Nike unveils the much debated ad featuring Colin Kaepernick
New York, Sep 6: Nike has unveiled its first "Just Do It" ad narrated by Colin Kaepernick, a spot scheduled to air during the NFL season opener on Thursday night as well as during the U.S. Open tennis tournament and other major sporting events.
The two-minute spot released on Wednesday (Sep 5) highlights superstar athletes LeBron James, Serena Williams and others, and touches on the controversy of NFL players protesting racial inequality, police brutality and other issues by demonstrating during the national anthem.
Kaepernick narrates the full spot but first physically appears midway through. As a camera pans to reveal Kaepernick's face, a reflection of a United States flag is visible on the facade of a building behind him. Kaepernick says: "Believe in something, even if it means sacrificing everything." At the start of the ad, Kaepernick says: "If people say your dreams are crazy, if they laugh at what you think you can do, good. Stay that way, because what nonbelievers fail to understand is that calling a dream crazy is not an insult, it's a compliment." The former 49ers quarterback is revealed as the narrator toward the end of the spot.
The commercial's universal theme is about athletes pushing for bigger dreams. It features young athletes who compete amid various challenges, touching on issues of gender, disabilities and weight loss, among others. Kaepernick says at the end: "Don't ask if your dreams are crazy. Ask if they are crazy enough."
The spot is expected to air this week during college football and MLB games, and stream on various music, gaming and other platforms, Nike spokeswoman Sandra Carreon-John said. Kaepernick hasn't spoken to the media publicly since opting out of his contract with San Francisco and becoming a free agent in 2017. He scored a legal victory last week in his grievance against the NFL and its 32 teams when an arbitrator allowed his case to continue to trial. The quarterback claims NFL team owners conspired to keep him out of the league because of his protests. His case hinges on whether owners worked together rather than decided individually to not sign Kaepernick.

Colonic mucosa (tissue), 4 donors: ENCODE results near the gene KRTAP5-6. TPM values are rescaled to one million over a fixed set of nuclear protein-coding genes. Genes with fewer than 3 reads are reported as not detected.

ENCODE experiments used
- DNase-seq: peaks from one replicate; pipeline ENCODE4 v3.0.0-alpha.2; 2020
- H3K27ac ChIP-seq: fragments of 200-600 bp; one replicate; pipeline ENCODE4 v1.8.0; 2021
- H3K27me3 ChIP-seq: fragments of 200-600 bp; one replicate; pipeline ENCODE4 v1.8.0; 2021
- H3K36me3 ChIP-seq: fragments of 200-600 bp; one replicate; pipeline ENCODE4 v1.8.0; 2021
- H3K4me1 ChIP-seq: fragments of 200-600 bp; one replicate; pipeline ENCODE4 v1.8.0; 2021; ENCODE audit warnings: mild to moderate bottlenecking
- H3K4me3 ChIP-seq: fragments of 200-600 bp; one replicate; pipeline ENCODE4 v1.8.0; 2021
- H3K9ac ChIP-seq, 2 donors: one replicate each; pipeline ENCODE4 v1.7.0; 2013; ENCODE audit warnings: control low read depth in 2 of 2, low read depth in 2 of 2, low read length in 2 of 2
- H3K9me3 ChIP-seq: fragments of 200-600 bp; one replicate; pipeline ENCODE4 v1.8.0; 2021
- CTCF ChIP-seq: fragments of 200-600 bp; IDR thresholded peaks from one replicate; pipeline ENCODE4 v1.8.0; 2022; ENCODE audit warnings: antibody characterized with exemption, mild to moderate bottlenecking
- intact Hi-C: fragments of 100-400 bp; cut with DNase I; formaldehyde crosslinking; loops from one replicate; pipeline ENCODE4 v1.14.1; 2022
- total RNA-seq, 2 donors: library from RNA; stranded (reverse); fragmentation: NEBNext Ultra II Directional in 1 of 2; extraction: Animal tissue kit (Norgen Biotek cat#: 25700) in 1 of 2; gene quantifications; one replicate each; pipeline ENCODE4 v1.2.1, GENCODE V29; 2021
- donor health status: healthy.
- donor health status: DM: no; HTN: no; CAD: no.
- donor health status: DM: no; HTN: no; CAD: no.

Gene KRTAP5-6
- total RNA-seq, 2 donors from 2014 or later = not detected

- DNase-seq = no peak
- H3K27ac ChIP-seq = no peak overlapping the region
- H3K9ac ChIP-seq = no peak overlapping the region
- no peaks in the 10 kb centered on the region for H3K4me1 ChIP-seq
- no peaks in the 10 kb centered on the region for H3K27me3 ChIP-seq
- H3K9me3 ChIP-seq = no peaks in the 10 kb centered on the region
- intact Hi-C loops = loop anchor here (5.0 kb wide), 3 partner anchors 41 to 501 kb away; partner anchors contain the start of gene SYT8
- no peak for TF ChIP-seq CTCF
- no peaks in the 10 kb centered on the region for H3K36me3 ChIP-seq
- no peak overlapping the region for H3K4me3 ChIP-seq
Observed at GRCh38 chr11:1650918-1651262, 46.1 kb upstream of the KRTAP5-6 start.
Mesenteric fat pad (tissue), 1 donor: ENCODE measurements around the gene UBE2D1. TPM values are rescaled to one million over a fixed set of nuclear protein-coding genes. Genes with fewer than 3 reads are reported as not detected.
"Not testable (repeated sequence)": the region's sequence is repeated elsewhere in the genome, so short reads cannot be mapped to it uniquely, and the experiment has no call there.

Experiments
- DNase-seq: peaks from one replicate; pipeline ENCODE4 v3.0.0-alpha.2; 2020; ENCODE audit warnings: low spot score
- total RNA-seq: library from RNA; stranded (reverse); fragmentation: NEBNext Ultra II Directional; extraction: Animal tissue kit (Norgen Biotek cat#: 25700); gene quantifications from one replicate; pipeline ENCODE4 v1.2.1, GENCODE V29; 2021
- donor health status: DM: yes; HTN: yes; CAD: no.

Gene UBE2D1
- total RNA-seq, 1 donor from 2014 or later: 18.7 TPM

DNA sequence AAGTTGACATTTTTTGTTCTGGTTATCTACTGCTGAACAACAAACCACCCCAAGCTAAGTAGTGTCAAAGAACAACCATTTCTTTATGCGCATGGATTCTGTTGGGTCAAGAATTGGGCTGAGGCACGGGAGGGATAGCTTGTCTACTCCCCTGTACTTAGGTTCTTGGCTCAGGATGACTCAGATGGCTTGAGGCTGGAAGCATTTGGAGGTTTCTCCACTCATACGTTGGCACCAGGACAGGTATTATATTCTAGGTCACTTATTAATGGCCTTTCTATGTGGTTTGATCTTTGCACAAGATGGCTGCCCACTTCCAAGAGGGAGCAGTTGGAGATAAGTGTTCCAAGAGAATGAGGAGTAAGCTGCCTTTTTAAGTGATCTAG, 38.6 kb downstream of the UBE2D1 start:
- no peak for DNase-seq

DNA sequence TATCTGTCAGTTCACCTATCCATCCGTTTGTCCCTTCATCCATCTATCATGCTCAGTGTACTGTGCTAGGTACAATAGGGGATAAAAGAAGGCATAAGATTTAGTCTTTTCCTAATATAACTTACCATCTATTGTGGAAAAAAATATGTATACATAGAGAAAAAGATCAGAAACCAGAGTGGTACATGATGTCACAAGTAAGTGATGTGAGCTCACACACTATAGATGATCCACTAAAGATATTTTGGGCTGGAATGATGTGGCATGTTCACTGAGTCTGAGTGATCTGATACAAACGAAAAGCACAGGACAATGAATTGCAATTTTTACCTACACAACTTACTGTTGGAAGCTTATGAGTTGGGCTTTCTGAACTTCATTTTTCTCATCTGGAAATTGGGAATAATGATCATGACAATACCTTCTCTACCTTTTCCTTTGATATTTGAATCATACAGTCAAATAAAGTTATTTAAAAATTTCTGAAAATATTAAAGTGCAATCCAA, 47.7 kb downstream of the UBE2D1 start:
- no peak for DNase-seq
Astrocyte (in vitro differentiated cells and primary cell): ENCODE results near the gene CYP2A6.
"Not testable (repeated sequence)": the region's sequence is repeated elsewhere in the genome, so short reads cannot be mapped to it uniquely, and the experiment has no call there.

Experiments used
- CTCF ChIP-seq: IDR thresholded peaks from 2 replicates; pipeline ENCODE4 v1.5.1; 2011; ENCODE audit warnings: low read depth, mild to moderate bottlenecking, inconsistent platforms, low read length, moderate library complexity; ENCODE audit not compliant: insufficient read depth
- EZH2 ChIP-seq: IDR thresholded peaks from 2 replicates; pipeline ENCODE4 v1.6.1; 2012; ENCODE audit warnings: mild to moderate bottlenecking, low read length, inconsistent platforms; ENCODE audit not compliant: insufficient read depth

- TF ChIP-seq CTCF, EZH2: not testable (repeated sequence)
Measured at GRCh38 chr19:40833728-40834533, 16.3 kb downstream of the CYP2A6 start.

The endorsement deal between Nike and Kaepernick prompted a flood of debate Tuesday. It was a trending topic on Twitter and other social networks, with some fans urging a boycott of the company's clothes and sneakers - even burning and cutting out the signature swoosh logos on their gear. "
President Donald Trump, a frequent critic of protesting NFL players, tweeted Wednesday that Nike is getting "killed" over the endorsement deal. "Just like the NFL, whose ratings have gone WAY DOWN, Nike is getting absolutely killed with anger and boycotts," Trump tweeted. "I wonder if they had any idea that it would be this way? "As far as the NFL is concerned, I just find it hard to watch, and always will, until they stand for the FLAG!" he said.